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Susan W
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While talking basil sprouting and growing, I have a question. Basil seeds sprouted, both green and purple, in less then 1 week. Kept now with good light and heat. How long before true leaves? Am I being impatient looking at 10 days? 2 weeks?!

Perhaps as 'Watched pot never boils' is checking on the little sprouts too often!
Have fun!
Susan

nanette k
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basil won't grow

For two years here in CT my basil came up in pitiful amounts. Years before they were a cinch. I tried 2 plantings last summer. Everything else was fine. What happened?

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rainbowgardener
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See all the above, for things basil needs. Also depends on the variety. I start a green and a red or purple basil from seed every year. The red/ purple ones are a lot more finicky. Never have any trouble with green, but the red ones have lower germination rate, slower germination, slower growth. I plant the green ones at least two weeks later than the reds and they quickly catch up.

I put the basil seeds on top of my potting soil, gently push them in, just barely, not so they are buried, just so they are in contact with the soil. Then I very lightly dust a tiny bit more potting soil over them. They have bottom heat and bottom water and they do fine.

I do think the cheap Burpee seeds from the store aren't the best. I get seeds from Park, Jung, Henry Fields and other reputable catalogs and have never had any trouble with them.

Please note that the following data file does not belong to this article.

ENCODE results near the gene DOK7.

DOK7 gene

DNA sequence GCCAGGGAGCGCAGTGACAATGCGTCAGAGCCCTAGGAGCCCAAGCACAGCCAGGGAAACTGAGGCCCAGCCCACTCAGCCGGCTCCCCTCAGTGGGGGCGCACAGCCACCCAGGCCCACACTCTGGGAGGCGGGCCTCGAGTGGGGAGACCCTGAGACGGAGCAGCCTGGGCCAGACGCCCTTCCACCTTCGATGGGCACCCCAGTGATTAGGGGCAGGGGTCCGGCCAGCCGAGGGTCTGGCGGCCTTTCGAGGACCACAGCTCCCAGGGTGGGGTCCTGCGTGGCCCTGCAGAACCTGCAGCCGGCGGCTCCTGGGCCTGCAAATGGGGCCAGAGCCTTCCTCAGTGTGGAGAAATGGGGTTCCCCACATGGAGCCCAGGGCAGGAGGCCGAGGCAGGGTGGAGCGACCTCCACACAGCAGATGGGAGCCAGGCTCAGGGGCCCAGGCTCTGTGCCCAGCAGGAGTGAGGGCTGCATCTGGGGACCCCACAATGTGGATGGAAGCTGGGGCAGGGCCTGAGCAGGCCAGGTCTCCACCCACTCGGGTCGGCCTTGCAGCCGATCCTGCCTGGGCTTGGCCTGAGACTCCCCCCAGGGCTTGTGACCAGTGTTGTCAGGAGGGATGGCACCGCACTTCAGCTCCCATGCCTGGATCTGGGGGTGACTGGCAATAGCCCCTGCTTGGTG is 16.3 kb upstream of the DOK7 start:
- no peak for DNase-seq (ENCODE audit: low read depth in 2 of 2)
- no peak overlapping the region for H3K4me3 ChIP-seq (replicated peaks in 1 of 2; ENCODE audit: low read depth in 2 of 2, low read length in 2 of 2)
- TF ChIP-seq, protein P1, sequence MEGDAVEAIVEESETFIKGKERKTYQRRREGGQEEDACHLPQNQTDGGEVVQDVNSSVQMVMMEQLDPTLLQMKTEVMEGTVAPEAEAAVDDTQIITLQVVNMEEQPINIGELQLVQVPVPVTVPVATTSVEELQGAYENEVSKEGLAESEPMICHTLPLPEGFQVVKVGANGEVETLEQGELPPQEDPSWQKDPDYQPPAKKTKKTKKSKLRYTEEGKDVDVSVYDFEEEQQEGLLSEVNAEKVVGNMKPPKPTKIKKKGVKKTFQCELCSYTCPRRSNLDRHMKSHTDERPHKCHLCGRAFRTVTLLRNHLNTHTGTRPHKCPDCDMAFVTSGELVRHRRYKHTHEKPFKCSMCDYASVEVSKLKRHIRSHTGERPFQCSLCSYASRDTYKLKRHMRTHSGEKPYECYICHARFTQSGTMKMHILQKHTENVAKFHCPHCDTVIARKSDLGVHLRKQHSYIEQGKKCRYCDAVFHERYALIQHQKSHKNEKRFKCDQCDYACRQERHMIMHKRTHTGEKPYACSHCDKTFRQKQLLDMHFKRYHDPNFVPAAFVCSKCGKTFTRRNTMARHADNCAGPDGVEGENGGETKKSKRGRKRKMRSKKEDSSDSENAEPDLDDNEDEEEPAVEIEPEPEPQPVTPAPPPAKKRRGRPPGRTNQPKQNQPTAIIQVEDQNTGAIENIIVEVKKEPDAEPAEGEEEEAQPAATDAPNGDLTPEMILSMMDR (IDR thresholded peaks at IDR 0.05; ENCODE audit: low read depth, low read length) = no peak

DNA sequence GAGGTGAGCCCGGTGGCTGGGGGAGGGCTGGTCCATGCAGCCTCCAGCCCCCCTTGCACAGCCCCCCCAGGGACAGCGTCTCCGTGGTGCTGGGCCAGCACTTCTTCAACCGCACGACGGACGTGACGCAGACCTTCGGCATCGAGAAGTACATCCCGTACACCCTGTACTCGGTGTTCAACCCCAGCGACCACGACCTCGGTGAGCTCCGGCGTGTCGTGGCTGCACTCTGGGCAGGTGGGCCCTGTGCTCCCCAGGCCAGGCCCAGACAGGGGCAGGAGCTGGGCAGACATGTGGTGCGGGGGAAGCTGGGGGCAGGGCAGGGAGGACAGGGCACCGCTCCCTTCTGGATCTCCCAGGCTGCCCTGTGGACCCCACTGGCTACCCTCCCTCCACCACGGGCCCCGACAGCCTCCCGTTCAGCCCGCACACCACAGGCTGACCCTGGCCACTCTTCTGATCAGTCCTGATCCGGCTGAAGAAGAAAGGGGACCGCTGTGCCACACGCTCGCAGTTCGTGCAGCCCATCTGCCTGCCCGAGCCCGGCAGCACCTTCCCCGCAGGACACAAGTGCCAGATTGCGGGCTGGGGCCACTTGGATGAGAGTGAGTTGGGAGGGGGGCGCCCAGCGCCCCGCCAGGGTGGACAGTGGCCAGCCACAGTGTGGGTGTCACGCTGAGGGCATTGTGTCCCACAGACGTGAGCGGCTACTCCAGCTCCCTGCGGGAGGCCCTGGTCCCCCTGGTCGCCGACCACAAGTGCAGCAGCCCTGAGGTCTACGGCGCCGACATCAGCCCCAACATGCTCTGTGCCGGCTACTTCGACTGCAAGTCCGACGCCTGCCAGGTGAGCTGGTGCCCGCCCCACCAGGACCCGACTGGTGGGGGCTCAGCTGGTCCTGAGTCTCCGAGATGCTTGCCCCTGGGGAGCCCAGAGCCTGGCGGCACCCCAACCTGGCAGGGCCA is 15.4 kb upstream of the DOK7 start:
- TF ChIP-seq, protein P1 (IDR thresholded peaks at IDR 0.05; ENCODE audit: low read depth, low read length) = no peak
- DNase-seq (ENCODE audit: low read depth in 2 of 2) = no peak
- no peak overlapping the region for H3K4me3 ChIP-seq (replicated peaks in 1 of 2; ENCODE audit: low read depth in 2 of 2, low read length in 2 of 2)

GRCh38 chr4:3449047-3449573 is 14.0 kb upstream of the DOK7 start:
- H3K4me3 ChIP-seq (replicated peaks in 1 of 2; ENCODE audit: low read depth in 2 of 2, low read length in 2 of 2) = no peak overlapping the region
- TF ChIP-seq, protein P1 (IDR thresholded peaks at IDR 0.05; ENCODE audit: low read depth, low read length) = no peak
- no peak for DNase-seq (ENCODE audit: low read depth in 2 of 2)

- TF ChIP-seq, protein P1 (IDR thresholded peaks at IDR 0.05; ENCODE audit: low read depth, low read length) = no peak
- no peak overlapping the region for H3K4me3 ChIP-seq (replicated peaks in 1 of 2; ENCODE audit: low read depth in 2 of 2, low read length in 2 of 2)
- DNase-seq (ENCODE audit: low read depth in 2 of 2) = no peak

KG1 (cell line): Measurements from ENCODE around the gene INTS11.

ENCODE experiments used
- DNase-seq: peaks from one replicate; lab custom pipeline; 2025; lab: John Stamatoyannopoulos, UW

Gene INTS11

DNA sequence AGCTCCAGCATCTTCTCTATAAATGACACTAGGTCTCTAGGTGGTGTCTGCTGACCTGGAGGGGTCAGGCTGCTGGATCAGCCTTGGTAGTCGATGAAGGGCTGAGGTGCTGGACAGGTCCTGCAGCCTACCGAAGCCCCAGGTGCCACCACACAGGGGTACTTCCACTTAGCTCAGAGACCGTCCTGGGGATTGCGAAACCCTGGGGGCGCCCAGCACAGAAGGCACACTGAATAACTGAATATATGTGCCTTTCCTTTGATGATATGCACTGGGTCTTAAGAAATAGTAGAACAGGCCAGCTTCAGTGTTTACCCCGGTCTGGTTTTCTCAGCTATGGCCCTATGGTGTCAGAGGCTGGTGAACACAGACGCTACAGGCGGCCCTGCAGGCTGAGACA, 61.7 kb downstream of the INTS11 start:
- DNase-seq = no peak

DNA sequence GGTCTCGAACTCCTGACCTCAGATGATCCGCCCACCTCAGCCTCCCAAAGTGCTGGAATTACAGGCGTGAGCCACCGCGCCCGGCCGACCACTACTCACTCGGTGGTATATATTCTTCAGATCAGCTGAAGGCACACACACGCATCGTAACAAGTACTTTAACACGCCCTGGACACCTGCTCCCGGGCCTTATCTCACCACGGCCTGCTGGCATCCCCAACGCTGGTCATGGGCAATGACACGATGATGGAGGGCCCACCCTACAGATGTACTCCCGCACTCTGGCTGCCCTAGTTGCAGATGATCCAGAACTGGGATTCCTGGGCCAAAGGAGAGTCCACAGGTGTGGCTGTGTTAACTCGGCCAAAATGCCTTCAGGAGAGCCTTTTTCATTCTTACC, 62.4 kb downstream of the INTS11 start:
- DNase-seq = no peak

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Susan W
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Back to basics? Basil?!
I planted basil (green, opal and ruffles) in peat pellets end of January. Put tray on top of frig with cover. Within a few days sprouted, took cover off. Put tray by window. I had some extra heat there, perhaps up to 70, down at night.
2nd leaves real slow, 1st showing in 2 1/2 weeks, some still just beginning to show.
I potted up a few end of Feb (1 month from seed planting), a few more a few days ago. Most showing 2nd leaf set, opal out-doing the others. Some still in the starter things.
I am thinking things are so slow due to chilly? They are out when pretty, in sheltered spot (65-70), usually bring in if going below 45-50.

As a side note, the few straggly basil plants I have left from Aug-Sept planting seem to like being outside when possible.
Have fun!
Susan

lily51
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Basil started in potting mix germinates fairly quickly (4-7 days), then can take a little time to get first 2 true leaves. My spicy globe basil seemed to want to not get its true leaves, then after 16 days, all of a sudden had huge true leaves.
I'll be starting my other basils (lemon, lime, purple ruffles, thai, cinnamon, etc) next week. They are one herb that don't frustrate me, but others certainly can...in fact, if anyone has "sage" advise, please pass it along! :)

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Gary350
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Every time I grow basil from seeds it take 2 to 3 weeks to get the seeds to grow and if I don't keep the soil above 70 degrees they won't grow at all.